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The affair with Jumonville-True account

227
Obliged to capitulate at Fort Necessity.

228
Thanks of the Assembly to Washington

228
Plan of union and confederation ...

228
Levy of troops called for-Dieskau's force

229
Ill usage of colonial officers .

229
Braddock commander-in-chief.

229

Braddock's character and conduct

230

Franklin's conversation with Braddock

230

Washington serves as aid-de-camp.

231
His urgent advice rejected by Braddock.

231
Troops routed by Indians and French in ambush... 232
Death of Braddock ....

232

Washington's preservation-Panic of the army 232

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Collision inevitable

308

Ignorance in England of the spirit and energy of

Americans—The king's message

309

The Boston port bill— Boston to be punished.. 310

Bill for regulating government of Massachusetts ... 310

Chatham's and Burke's opposition

311

Gage, governor of Massachusetts.

311

Views of a town meeting held in Boston.

312

Quincy's “ Observations on the Boston Port Bill” .. 312

Action of the Virginia House of Burgesses.

313

Washington's views and course

313

A general congress recommended..

313

Delegates to general congress appointed

315

Port of Boston closed on the 1st of June

316

“Solemn League and Covenant”

316

Other coercive measures put in force.

316

Preparation for probable collision.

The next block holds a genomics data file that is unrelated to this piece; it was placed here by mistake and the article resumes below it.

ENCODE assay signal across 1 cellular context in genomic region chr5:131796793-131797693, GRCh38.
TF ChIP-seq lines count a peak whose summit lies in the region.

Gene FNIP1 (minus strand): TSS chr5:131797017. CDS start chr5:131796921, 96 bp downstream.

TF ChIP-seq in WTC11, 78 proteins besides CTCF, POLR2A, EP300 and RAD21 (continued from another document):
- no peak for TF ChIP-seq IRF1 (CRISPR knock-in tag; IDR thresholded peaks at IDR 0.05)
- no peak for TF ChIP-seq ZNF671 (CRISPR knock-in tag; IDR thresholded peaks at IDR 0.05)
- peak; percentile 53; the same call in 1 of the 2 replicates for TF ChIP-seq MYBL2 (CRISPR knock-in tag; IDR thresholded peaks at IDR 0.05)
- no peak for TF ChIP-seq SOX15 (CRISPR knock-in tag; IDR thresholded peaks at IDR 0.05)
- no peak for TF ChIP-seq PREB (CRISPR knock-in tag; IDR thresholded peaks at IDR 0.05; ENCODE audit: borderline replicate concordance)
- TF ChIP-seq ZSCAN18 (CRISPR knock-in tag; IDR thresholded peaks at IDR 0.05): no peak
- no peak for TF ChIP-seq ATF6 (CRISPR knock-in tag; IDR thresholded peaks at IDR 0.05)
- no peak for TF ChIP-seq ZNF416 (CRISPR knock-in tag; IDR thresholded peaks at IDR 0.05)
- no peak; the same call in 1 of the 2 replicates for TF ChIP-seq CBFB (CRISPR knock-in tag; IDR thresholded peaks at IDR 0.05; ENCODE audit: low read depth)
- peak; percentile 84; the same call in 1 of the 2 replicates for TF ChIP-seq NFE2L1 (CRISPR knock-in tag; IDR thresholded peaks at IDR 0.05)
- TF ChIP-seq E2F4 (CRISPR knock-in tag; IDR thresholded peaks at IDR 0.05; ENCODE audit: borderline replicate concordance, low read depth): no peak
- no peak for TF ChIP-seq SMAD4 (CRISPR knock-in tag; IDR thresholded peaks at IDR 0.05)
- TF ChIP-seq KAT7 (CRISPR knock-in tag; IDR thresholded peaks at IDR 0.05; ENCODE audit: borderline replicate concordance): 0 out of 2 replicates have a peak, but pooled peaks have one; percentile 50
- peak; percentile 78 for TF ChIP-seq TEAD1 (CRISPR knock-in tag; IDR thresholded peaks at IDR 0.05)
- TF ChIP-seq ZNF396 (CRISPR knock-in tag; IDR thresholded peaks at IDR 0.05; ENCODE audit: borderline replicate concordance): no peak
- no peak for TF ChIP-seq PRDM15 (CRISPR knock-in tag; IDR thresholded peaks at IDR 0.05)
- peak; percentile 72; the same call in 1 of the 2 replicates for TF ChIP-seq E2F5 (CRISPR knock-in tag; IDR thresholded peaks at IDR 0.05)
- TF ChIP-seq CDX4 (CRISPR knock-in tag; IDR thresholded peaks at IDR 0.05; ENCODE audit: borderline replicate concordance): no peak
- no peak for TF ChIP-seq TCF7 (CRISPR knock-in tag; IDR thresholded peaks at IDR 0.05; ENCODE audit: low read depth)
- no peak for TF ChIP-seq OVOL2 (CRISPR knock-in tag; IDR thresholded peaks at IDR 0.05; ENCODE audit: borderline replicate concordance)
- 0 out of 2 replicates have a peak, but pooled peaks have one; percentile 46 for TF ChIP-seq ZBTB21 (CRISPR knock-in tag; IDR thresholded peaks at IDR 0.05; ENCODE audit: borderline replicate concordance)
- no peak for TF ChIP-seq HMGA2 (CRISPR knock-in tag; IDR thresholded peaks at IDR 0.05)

317

Gage fortifies Boston Neck...

317

Recent acts virtually nullified.

318

Meeting of the First CONTINENTAL CONGRESS

318

Illustrious men among its members...

319

Henry's and Lee's speeches-Prayers daily

319

The “ Declaration of Colonial Rights”.

320

Measures resolved upon by Congress

324

Ability of the papers issued by Congress.

325

Preparation for war-Boston at this time

326

Proceedings of Congress generally approved.

327

Lord North's course---Silly braggadocio .

328

The king's feelings-Chatham's eloquent speech 329

Course pursued by Parliament

333

North's conciliatory plan-Burke's and Hartley's 333, 334

Gage's course-His force in Boston.

384

His rash procedure-Battle of Lexington

335

APPENDIX TO CHAPTER XII,

I. An Association signed by eighty-nine mem-

bers of the late House of Burgesses

337

II. Address to the People of Great Britain ..... 338

III. Address to the Inhabitants of the Anglo-Amer-

ican Colonies

342

IV. Petition to the King

348

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Repeal of the stamp act acceptable

279
Conway's circular letter ...

279

Governor Bernard's offensive course

280

Change of feeling in America....

280

Eminent statesmen and orators of the day

281
Pendleton, Bland, Wythe, R. H. Lee, Jefferson 281
S. Adams, Hancock, Cushing, Bowdoin, Quincy, etc 282
Rutledge, Gadsden, Laurens, Ramsay

285
Change in the English ministry.

285
Townshend urged on by Grenville to tax America . 286
M. Guizot's statements-“ Letters of a Farmer” 286, 287
Petition to the king.

287
Bernard's course-

rse-Spirit of the Assembly. 288, 289
Case of the sloop Liberty..

289
Excitement in Boston caused by impressment

290
Arrival of the troops--Indignation of the Bostonians 291
The general court refuse to act....

292
Progress of the dispute with Bernard

292
Course pursued by other colonies .

293
Right of taxation still maintained.

293
Vacillating course of the English ministry

294
Reconciliation hardly possible..

294
The “ Boston massacre"-Trial of Preston, etc. 295, 296

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BOOK THIRD.

FROM THE DECLARATION OF INDEPENDENCE TO THE TREATY OF PEACE.

CHAPTER 1.

1776.

EVENTS OF THE WAR DURING 1776.